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How did the Savior compare gospel truths to familiar objects and experiences?

Jesus Christ is the Master Teacher. He shared simple stories, parables, and real-life examples that helped those He taught understand gospel principles. We can use stories to teach like the Savior as we relate our personal experiences and relate gospel principles to the world around us.

Prepare yourself spiritually

Prayerfully study the scriptures and resources listed below. What do you feel inspired to share with the youth?

Matthew 20:1–15; 25:1–13, 14–30; Luke 8:4–15; 15:1–7, 8–10, 11–32; see also the video “The Prodigal Son” (Examples of parables)

Matthew 18:1–6 (The Savior uses a child to teach about the kingdom of heaven)

Matthew 5:13–16; see also the video “Sermon on the Mount: The Beatitudes” (The Savior compares His disciples to salt and the light of candles)

L. Tom Perry, “The Doctrines and Principles Contained in the Articles of Faith,Ensign or Liahona, Nov. 2013

Jeffrey R. Holland, “The Laborers in the Vineyard,” Ensign or Liahona, May 2012, 31–33

David A. Bednar, “Ye Must Be Born Again,” Ensign or Liahona, May 2007, 19–22

Comparisons and Object Lessons,” Teaching, No Greater Call, 163–64

Stories,” Teaching, No Greater Call, 179–82

Make connections

During the first few minutes of every class, help the youth make connections between what they are learning in various settings (such as personal study, seminary, other Church classes, or experiences with their friends). How can you help them see the relevance of the gospel in daily living? The ideas below might help:

  • Invite the youth to describe a family home evening or other lesson, a sacrament meeting talk, or a conference talk they remember and discuss why it was memorable.
  • Invite the youth to share a story they remember from a recent general conference talk. What did they learn from the story? Why do they think the speaker chose to use a story to teach?

Learn together

Each of the following activities will help the youth understand how to use parables and other comparisons when they teach. Following the inspiration of the Spirit, select one or more that will work best for your class:

  • Invite the youth to make a chart with the following headings: “Making Pickles” and “Becoming Converted.” Ask the youth to read Elder David A. Bednar’s talk “Ye Must Be Born Again” and identify the comparisons that Elder Bednar makes to teach about the process of conversion. You may consider inviting the youth to draw pictures to help them visualize the comparisons. Allow time for the youth to share a comparison from their own experiences that they could use to teach a gospel truth.
  • Ask each youth to think of one of his or her favorite parables and find it in the scriptures. If they need suggestions, consider sharing one of the parables suggested in this outline. Invite the youth to retell their chosen parables to the class and share why it is meaningful to them. What makes parables such an effective teaching method (see “Stories,” Teaching, No Greater Call, 179–82)? Consider allowing time for the youth to create their own parable that teaches a gospel truth. You might guide them by suggesting that they begin by deciding what gospel principle they want to teach. Then they could think about a setting for their parable that would be familiar to the people they are teaching and write a story that would teach the gospel principle.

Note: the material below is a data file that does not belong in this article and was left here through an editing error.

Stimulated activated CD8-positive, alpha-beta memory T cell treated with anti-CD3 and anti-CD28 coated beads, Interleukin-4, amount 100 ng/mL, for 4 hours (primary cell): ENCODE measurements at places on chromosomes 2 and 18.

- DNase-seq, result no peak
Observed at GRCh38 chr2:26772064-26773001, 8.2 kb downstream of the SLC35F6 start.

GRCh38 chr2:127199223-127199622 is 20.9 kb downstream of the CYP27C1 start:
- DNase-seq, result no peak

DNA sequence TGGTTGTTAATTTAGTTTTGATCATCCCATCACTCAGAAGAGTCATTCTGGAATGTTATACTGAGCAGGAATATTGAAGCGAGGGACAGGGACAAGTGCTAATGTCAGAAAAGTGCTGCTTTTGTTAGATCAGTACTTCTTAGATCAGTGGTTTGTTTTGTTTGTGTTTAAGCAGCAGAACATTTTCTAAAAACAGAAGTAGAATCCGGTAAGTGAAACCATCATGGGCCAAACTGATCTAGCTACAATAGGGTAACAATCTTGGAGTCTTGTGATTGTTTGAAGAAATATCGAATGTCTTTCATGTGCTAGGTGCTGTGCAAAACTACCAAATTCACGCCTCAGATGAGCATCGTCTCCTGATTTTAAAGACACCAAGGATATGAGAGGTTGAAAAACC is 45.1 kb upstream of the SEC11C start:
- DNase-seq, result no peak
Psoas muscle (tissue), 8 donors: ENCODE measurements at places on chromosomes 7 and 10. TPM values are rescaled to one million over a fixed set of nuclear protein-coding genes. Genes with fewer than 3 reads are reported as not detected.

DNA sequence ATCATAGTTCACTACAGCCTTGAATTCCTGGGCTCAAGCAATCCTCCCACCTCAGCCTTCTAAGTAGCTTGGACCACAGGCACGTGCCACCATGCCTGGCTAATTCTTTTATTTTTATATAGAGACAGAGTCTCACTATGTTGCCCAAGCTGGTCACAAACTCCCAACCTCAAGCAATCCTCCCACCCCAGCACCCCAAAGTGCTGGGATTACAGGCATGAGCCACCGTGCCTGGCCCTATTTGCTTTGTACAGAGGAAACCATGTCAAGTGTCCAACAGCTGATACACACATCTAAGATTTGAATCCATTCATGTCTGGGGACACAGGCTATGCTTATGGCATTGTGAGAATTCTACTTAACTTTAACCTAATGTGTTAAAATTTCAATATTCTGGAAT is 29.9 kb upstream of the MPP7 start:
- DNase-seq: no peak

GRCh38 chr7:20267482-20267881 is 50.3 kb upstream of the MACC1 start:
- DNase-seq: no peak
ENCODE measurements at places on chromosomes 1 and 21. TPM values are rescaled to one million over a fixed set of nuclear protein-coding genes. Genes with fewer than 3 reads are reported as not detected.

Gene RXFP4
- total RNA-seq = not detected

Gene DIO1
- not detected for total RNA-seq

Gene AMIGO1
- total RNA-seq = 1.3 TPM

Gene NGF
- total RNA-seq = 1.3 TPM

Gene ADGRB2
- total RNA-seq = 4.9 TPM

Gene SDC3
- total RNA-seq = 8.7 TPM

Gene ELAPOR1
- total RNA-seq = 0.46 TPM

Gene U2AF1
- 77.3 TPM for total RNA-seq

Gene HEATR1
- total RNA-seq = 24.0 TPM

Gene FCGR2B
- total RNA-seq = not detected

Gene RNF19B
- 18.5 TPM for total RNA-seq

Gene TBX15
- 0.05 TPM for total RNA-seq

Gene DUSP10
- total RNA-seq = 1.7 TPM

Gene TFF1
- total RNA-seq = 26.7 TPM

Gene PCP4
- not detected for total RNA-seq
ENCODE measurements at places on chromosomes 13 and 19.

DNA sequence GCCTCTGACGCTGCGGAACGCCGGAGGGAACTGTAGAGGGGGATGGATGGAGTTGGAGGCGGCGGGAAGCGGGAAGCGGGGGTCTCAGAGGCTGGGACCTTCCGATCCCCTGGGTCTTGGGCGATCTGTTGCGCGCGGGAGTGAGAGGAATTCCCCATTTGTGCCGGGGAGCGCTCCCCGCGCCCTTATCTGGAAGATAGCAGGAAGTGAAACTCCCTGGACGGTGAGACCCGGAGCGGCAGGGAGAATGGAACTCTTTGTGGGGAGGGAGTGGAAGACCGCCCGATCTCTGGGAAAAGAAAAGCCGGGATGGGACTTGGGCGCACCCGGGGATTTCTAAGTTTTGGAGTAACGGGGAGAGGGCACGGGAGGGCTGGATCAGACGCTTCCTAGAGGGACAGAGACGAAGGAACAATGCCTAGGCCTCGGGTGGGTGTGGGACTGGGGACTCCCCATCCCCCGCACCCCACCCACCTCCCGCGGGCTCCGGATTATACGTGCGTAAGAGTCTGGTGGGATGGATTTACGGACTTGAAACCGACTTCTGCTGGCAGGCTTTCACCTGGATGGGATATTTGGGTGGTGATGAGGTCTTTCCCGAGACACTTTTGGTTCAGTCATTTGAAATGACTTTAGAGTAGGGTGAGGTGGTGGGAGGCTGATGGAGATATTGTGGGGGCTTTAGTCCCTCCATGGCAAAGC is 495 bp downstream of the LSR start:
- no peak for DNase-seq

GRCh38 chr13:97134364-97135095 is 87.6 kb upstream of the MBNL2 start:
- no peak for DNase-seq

• Show the youth a mobile phone or a picture of a mobile phone, and ask them to make comparisons between the phone and a principle of the gospel. Invite them to read the last five paragraphs before the heading “Organization and Order of the Priesthood” in Elder L. Tom Perry’s talk “The Doctrines and Principles Contained in the Articles of Faith” and discuss the comparison he makes. At the end of his talk, Elder Perry invites the youth to study the doctrines in the Articles of Faith. Read his invitation as a class, and ask each youth to study the doctrine taught in one of the Articles of Faith and come to class next week prepared to briefly teach about that doctrine using a comparison.
  • Show one of the videos suggested in this outline or invite the youth to read in the scriptures examples of the Savior comparing the gospel to a familiar object. Why did Jesus teach this way (see “Comparisons and Object Lessons,” Teaching, No Greater Call, 163–64)? Bring to class several everyday objects, such as soap, coins, keys, rocks, or food. Invite the youth to select an object and teach a gospel principle using that object. If the youth need help, you may want to use pages 163–64 of Teaching, No Greater Call.
  • Invite the youth to read the parable of the laborers in the vineyard in Matthew 20:1–15. Ask them to discuss several ways that this parable could apply to their lives. Invite them to read Elder Jeffrey R. Holland’s talk “The Laborers in the Vineyard” and discuss the gospel truths he teaches using this parable (you may decide to focus on parts of the talk that seem most appropriate for the youth). Ask the youth to choose another parable from the scriptures and tell the class how they feel it applies to them. Why are parables an effective way to help others learn gospel principles?

Ask the youth to share what they learned today. Do they understand how to teach using parables and other comparisons? What feelings or impressions do they have? Do they have any additional questions? Would it be worthwhile to spend more time on this topic?

Invite to act

Invite the youth to use comparisons or parables to teach someone a gospel truth. Ask them to think of settings where they could teach this truth, such as in family home evening, in a sacrament meeting talk, or with a friend.